Markets are dynamic, and as they mature, some customers are not well served by the status quo. In some cases, an entrepreneur will identify how to deliver s simpler, cheaper, more convenient solution to these customers that creates a new, growing market. In some cases this new value proposition is so powerful that eventually it overthrows the original value chain. Think of Wal-Mart overthrowing Sears, and the PC overthrowing mainstream computers.

I have been involved in lots of companies an advisor, manager, and investor. I have been on both sides of this phenomenon, in the market leader that was being challenged and in the emerging company that was doing the attacking. Often the cost structure of the market leader makes it extremely difficult to serve these now customers with a cheaper, simpler, more convenient solution and still make money.

As the challenger becomes more successful and inflicts pain on the leader, people inside the leader become anxious and disparaging about this new emerging threat. You hear that these new customers just don't get it. They are unsophisticated. That the new upstarts are screwing up the market. That they are cockroaches. The customer is to blame for the problems the leader is experiencing.

Then you hear that the company just needs to work harder. Let’s get back to basics and focus on our fundamentals. Six sigma and other testing regimes are installed. But these leading companies will never succeed in this new market, no matter how hard they work or what they measure, unless and until they develop a new value that can be effectively delivered to these new customers.

I have come to believe that a similar phenomenon occurs in public education. The paradigm of the existing system is that schools will have considerable assistance from well educated parents in helping students with homework and studying at home. In South Carolina, half of students will not graduate from high school on time. If your family does not meet the educated, middle class paradigm the school was set up to serve, you tend to fail.

What is the answer from the public schools? Not that their paradigm does not serve students well who are not from educated, middle class families. Large organizations rarely admit that is the problem, rather they blame the customers. The parents of these children are to blame, because they are not involved with their kids in the way the schools are designed to work. Schools just throw up their hands in resignation; we can not meet the needs of these students because the parents don't get it.

What is the real problem? Just like Sears did not know how to serve customers in Bentonville, AK, existing public schools do not know how to reach students not well served by the status quo. This is where entrepreneurs are the most valuable in our society, creating new value to serve emerging markets of customers not well served by the status quo.

We desperately need school choice to unleash the power of entrepreneurs to meet the needs students failing in the current system. The entrepreneurial process is very difficult, with lots of starts and stops before someone finally gets it right. It is unrealistic that a system tuned to serving educated, middle class families is ever going to meet the needs of underserved students on its own, no matter how much money we spend or how much measurement we do.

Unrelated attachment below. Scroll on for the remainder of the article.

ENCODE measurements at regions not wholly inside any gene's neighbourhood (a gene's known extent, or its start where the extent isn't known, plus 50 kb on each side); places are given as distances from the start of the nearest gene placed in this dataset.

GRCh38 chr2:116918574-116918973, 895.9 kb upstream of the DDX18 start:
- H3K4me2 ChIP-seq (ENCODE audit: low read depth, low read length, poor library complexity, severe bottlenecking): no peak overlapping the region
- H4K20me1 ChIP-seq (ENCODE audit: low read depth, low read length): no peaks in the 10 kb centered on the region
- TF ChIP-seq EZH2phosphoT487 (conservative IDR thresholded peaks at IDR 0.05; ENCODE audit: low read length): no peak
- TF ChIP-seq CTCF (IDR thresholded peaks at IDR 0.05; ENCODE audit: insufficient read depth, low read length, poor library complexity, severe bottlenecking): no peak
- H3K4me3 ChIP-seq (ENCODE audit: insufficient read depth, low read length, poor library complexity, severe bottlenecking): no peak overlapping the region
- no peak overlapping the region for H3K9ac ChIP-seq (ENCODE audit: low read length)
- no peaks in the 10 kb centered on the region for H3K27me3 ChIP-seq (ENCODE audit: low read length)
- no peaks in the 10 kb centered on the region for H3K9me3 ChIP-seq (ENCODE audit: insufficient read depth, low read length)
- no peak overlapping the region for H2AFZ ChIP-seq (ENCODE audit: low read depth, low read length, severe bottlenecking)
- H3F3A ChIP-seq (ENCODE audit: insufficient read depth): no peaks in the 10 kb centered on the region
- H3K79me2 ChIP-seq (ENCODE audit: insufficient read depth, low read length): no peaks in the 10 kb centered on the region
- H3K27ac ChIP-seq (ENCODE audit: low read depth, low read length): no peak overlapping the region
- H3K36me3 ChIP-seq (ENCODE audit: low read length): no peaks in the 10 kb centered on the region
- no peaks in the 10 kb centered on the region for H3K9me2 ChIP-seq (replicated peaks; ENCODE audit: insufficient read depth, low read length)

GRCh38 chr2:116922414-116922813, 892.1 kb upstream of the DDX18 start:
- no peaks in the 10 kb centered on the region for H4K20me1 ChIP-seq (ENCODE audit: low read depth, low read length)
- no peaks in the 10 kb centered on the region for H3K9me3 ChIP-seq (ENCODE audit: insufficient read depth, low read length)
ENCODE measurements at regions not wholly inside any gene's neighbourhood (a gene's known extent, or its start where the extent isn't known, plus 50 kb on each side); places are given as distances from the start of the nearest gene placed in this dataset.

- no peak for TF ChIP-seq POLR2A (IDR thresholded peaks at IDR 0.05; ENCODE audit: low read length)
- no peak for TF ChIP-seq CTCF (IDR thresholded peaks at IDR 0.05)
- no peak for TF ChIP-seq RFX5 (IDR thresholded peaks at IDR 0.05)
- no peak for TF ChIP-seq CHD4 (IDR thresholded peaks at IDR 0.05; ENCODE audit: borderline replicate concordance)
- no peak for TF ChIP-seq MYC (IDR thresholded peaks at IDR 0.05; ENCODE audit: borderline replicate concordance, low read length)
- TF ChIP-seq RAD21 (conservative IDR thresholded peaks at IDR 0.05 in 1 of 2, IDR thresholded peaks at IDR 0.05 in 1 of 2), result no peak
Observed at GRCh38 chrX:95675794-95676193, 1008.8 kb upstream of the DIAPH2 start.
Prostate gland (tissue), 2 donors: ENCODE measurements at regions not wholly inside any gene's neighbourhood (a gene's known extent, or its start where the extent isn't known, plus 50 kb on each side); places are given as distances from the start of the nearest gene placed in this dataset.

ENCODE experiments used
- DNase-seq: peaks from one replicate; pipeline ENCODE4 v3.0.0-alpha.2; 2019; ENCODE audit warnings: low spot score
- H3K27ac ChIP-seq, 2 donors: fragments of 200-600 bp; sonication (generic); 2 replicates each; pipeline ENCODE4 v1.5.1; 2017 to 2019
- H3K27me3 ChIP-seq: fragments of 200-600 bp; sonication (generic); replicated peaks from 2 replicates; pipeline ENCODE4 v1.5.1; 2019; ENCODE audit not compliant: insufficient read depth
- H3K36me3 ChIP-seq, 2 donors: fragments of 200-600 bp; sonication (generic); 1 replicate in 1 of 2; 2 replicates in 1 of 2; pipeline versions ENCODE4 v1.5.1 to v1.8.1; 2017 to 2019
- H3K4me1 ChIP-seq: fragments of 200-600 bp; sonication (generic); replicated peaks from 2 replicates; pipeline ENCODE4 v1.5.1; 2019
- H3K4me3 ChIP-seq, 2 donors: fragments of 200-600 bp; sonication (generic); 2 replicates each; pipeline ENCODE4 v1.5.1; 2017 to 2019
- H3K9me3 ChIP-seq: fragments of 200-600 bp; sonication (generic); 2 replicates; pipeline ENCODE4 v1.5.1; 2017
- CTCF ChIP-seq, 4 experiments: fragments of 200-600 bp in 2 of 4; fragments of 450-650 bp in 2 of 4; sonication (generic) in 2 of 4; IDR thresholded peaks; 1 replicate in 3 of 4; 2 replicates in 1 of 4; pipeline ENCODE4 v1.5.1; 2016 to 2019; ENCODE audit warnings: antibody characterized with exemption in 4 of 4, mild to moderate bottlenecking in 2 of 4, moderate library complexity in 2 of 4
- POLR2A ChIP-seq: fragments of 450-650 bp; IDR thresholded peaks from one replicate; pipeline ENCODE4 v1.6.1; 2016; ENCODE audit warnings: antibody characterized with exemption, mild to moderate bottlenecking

When we place our bets, which we do every day with our tax dollars, let's bet on the educational entrepreneurs.

Saturday, May 07, 2005

George Fletcher to Lead SC Council on Competitiveness

Thursday, a friend of mine, George Fletcher, was elected Executive Director of the SC Council on Competitiveness. I think this is very encouraging and the shot in the arm that the Council needs to deliver on its potential.

George is a doer. In 2001, Clemson President Jim Barker called a meeting to discuss what we would do different if Clemson were located in Greenville. George asked to organize a committee to study having more Clemson research in Greenville. I participated on that committee, and we met for about a year. Ultimately the conversation led to what became the Clemson University Center for International Research. With partners Clemson, BMW, Michelin, IBM, and Microsoft, and a total of $112 million committed to date, this is the most important knowledge-based initiative in South Carolina today.

George also was the heart and soul behind the recent Greenville Vision 2025 process. This was an enormous effort to get many different organizations in Greenville together to begin to form a common vision of the community we want to create over the next couple of decades.

Neither CU-ICAR or Greenville Vision 2025 would exist today without the leadership of George Fletcher. The SC Council on Competitiveness could not have chosen better.

InnoVenture MicroBusiness

Over the past year, I have had numerous conversations about how to have more diverse participation in business organizations I am a part of, from InnoVenture to the Chamber. One of the recurring issues that comes up over and over is that most African-American and Hispanic businesses are micro-businesses, with four or fewer employees. Often the owner can not afford the time away from the company, or the financial cost of participation is too high, for an activity that is not directly relevant for their business today.

I have come to believe it is important to focus on the needs of micri-businesses, in order to prime the pipeline of the growing businesses of tomorrow, especially in the African-American and Hispanic communities. So if I can find a Chairman and Executive Committee willing to organize the event, I am interested in having an annual InnoVenture MicroBusiness Conference.

If you are interested in participating, please let me know.